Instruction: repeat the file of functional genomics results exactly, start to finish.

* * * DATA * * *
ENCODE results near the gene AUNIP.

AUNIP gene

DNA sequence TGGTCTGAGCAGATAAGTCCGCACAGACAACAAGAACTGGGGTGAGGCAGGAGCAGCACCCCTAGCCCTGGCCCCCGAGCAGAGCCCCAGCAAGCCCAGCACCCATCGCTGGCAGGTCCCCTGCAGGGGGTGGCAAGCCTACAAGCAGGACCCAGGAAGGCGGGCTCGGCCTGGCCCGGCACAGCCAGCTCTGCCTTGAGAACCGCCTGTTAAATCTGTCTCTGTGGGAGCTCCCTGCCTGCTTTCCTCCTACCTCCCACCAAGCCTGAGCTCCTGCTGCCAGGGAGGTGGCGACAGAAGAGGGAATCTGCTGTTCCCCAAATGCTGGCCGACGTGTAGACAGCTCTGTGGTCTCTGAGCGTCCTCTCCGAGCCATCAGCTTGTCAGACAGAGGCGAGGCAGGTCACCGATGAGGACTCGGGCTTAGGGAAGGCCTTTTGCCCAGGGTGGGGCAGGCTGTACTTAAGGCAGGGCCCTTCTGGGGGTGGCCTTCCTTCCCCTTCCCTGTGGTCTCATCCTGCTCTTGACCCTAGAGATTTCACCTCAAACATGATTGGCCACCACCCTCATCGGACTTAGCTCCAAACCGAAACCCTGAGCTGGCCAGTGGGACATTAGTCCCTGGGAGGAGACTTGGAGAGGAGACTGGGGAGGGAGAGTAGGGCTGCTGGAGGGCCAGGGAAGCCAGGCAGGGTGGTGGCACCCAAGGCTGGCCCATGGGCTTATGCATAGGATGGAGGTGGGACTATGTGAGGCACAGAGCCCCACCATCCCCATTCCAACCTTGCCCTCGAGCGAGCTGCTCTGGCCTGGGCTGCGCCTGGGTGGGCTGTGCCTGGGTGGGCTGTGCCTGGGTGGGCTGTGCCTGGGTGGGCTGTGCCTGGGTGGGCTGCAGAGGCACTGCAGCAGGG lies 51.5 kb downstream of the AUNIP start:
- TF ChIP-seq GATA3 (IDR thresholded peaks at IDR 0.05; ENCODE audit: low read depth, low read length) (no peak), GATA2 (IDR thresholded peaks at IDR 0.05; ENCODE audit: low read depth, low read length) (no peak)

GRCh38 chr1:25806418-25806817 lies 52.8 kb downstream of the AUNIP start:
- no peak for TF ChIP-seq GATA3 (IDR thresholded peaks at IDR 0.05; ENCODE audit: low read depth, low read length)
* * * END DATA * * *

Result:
ENCODE results near the gene AUNIP.

AUNIP gene

DNA sequence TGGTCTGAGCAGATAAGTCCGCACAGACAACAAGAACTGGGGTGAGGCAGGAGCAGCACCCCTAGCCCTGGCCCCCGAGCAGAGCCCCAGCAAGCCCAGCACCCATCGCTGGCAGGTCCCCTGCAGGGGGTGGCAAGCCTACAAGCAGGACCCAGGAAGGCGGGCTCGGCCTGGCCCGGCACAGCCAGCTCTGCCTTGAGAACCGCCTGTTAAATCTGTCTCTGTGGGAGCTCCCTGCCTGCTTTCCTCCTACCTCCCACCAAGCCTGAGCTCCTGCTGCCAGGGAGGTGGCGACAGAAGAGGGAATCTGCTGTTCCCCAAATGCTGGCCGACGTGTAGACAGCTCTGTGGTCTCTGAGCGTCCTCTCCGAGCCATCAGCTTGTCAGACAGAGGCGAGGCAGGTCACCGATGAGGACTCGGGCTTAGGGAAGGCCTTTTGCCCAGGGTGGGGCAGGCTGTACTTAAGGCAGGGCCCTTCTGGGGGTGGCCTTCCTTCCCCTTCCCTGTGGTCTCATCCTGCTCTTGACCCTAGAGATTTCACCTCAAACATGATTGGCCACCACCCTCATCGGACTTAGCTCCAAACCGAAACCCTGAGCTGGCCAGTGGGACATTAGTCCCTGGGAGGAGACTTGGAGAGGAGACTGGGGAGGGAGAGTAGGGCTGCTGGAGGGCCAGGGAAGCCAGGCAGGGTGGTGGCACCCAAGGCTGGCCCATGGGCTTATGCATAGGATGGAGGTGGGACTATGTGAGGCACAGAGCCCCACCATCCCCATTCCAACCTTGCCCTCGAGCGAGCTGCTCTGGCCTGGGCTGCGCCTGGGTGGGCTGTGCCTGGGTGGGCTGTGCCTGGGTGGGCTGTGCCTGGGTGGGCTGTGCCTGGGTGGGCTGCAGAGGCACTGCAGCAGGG lies 51.5 kb downstream of the AUNIP start:
- TF ChIP-seq GATA3 (IDR thresholded peaks at IDR 0.05; ENCODE audit: low read depth, low read length) (no peak), GATA2 (IDR thresholded peaks at IDR 0.05; ENCODE audit: low read depth, low read length) (no peak)

GRCh38 chr1:25806418-25806817 lies 52.8 kb downstream of the AUNIP start:
- no peak for TF ChIP-seq GATA3 (IDR thresholded peaks at IDR 0.05; ENCODE audit: low read depth, low read length)